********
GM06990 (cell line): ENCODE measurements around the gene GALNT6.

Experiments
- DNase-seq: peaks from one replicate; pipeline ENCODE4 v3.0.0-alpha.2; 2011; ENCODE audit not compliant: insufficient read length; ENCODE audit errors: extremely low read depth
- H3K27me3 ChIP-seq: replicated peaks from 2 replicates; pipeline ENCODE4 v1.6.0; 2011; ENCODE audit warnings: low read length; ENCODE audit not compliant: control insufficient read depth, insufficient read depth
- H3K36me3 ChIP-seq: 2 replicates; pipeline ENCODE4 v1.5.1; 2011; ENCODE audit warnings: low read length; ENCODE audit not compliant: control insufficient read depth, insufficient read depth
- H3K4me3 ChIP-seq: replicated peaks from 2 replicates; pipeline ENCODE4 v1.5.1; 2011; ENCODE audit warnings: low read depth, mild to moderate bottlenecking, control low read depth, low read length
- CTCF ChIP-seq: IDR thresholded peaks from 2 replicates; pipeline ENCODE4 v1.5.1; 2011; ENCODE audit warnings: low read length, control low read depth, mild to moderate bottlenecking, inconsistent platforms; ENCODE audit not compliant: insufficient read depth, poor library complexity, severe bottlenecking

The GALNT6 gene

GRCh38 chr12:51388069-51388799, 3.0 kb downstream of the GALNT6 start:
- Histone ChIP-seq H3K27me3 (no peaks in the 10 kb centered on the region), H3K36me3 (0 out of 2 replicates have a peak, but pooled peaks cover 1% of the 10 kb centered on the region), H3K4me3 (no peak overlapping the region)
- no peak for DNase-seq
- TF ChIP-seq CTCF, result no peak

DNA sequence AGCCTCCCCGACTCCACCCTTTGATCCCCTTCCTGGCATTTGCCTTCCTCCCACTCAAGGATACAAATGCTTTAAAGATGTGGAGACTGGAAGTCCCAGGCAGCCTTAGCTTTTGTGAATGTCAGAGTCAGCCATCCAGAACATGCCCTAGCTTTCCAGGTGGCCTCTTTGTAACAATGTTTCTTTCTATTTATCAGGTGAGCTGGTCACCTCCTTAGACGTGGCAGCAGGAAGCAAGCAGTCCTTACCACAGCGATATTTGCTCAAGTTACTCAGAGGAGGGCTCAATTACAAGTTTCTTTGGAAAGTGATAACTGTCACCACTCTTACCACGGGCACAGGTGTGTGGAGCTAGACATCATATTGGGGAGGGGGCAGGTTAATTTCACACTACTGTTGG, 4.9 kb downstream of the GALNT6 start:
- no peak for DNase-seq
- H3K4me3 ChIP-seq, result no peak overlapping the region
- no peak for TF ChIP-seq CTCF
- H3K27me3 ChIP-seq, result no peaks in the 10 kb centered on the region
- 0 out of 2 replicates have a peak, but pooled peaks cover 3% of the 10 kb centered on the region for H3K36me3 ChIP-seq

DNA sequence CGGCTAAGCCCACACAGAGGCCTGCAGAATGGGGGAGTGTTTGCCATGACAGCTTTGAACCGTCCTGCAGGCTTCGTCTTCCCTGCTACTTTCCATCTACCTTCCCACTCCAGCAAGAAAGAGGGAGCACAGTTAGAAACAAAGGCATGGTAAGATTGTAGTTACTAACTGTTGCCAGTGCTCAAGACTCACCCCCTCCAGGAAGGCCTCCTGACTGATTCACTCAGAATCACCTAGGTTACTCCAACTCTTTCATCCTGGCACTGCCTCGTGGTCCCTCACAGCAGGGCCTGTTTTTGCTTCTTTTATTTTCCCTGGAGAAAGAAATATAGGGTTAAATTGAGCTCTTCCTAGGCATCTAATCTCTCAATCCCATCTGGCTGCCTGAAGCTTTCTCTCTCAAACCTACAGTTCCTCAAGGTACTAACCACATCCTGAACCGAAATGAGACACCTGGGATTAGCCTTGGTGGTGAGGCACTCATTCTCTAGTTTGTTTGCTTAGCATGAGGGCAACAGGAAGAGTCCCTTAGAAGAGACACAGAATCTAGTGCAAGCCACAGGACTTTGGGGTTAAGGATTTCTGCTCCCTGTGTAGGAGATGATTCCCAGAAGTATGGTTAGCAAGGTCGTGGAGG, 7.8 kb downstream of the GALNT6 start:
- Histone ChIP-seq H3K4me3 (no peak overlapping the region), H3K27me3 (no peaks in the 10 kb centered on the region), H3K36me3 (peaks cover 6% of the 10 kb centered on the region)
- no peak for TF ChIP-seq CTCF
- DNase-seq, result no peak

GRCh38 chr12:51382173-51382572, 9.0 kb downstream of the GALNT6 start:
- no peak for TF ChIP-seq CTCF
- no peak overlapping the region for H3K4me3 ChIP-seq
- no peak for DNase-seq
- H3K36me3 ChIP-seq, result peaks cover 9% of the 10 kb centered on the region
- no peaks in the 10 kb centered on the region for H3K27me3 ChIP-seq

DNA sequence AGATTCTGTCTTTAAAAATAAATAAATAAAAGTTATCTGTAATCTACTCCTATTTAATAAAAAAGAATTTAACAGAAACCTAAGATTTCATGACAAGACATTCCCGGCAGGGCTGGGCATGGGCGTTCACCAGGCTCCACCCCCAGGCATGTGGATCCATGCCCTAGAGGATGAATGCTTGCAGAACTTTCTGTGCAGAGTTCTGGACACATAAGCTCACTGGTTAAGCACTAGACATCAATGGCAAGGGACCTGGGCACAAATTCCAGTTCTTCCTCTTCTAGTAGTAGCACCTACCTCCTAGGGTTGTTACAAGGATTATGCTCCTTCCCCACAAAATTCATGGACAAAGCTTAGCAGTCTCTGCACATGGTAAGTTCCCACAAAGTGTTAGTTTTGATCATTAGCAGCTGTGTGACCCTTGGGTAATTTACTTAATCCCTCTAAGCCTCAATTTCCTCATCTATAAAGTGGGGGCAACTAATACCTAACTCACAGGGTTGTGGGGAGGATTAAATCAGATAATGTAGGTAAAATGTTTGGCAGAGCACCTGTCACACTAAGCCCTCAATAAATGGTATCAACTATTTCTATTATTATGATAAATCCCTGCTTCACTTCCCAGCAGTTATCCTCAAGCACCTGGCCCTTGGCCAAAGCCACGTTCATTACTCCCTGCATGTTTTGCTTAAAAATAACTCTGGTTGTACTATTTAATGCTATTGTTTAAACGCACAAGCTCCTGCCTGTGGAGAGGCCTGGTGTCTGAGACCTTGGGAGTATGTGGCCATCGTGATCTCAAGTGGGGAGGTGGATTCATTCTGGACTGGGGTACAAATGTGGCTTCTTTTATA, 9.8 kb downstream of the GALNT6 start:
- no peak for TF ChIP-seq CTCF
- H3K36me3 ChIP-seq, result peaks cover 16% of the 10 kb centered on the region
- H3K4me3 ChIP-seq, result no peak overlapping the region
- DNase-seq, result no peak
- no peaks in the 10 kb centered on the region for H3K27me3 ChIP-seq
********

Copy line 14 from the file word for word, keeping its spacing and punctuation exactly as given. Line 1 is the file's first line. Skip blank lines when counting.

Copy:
- no peak for DNase-seq